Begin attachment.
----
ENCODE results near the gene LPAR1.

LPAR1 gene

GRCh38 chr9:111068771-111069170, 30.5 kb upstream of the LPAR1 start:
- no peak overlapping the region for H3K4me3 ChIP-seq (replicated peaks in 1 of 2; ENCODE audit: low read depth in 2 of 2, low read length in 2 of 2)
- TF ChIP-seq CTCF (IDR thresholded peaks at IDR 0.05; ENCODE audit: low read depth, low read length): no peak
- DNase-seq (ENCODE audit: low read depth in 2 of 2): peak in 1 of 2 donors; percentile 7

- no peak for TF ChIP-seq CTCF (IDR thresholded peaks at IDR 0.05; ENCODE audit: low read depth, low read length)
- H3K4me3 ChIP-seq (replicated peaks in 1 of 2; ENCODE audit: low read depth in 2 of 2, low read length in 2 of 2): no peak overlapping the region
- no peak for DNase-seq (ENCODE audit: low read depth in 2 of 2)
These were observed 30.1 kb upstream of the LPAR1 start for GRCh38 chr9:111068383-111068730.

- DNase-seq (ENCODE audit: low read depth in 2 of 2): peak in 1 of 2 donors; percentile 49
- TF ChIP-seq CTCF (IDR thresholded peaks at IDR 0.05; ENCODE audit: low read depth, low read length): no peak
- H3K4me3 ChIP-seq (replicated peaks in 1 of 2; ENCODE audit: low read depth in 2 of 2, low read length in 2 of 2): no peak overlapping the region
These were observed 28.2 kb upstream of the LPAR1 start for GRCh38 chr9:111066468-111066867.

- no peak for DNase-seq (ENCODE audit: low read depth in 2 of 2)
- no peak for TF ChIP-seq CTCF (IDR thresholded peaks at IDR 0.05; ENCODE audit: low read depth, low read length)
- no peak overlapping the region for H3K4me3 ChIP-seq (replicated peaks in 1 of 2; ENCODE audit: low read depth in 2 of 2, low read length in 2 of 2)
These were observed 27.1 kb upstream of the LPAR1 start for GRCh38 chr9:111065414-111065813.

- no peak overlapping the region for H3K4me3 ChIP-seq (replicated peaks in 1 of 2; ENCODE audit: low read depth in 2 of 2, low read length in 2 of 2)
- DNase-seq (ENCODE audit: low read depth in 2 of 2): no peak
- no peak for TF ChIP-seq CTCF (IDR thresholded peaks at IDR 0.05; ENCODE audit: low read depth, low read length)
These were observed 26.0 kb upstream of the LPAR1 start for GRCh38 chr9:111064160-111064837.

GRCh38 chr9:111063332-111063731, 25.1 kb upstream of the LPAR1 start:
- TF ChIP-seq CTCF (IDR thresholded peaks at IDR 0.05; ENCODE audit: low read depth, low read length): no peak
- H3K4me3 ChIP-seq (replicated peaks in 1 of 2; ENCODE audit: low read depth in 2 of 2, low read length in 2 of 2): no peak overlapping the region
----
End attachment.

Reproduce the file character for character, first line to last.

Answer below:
ENCODE results near the gene LPAR1.

LPAR1 gene

GRCh38 chr9:111068771-111069170, 30.5 kb upstream of the LPAR1 start:
- no peak overlapping the region for H3K4me3 ChIP-seq (replicated peaks in 1 of 2; ENCODE audit: low read depth in 2 of 2, low read length in 2 of 2)
- TF ChIP-seq CTCF (IDR thresholded peaks at IDR 0.05; ENCODE audit: low read depth, low read length): no peak
- DNase-seq (ENCODE audit: low read depth in 2 of 2): peak in 1 of 2 donors; percentile 7

- no peak for TF ChIP-seq CTCF (IDR thresholded peaks at IDR 0.05; ENCODE audit: low read depth, low read length)
- H3K4me3 ChIP-seq (replicated peaks in 1 of 2; ENCODE audit: low read depth in 2 of 2, low read length in 2 of 2): no peak overlapping the region
- no peak for DNase-seq (ENCODE audit: low read depth in 2 of 2)
These were observed 30.1 kb upstream of the LPAR1 start for GRCh38 chr9:111068383-111068730.

- DNase-seq (ENCODE audit: low read depth in 2 of 2): peak in 1 of 2 donors; percentile 49
- TF ChIP-seq CTCF (IDR thresholded peaks at IDR 0.05; ENCODE audit: low read depth, low read length): no peak
- H3K4me3 ChIP-seq (replicated peaks in 1 of 2; ENCODE audit: low read depth in 2 of 2, low read length in 2 of 2): no peak overlapping the region
These were observed 28.2 kb upstream of the LPAR1 start for GRCh38 chr9:111066468-111066867.

- no peak for DNase-seq (ENCODE audit: low read depth in 2 of 2)
- no peak for TF ChIP-seq CTCF (IDR thresholded peaks at IDR 0.05; ENCODE audit: low read depth, low read length)
- no peak overlapping the region for H3K4me3 ChIP-seq (replicated peaks in 1 of 2; ENCODE audit: low read depth in 2 of 2, low read length in 2 of 2)
These were observed 27.1 kb upstream of the LPAR1 start for GRCh38 chr9:111065414-111065813.

- no peak overlapping the region for H3K4me3 ChIP-seq (replicated peaks in 1 of 2; ENCODE audit: low read depth in 2 of 2, low read length in 2 of 2)
- DNase-seq (ENCODE audit: low read depth in 2 of 2): no peak
- no peak for TF ChIP-seq CTCF (IDR thresholded peaks at IDR 0.05; ENCODE audit: low read depth, low read length)
These were observed 26.0 kb upstream of the LPAR1 start for GRCh38 chr9:111064160-111064837.

GRCh38 chr9:111063332-111063731, 25.1 kb upstream of the LPAR1 start:
- TF ChIP-seq CTCF (IDR thresholded peaks at IDR 0.05; ENCODE audit: low read depth, low read length): no peak
- H3K4me3 ChIP-seq (replicated peaks in 1 of 2; ENCODE audit: low read depth in 2 of 2, low read length in 2 of 2): no peak overlapping the region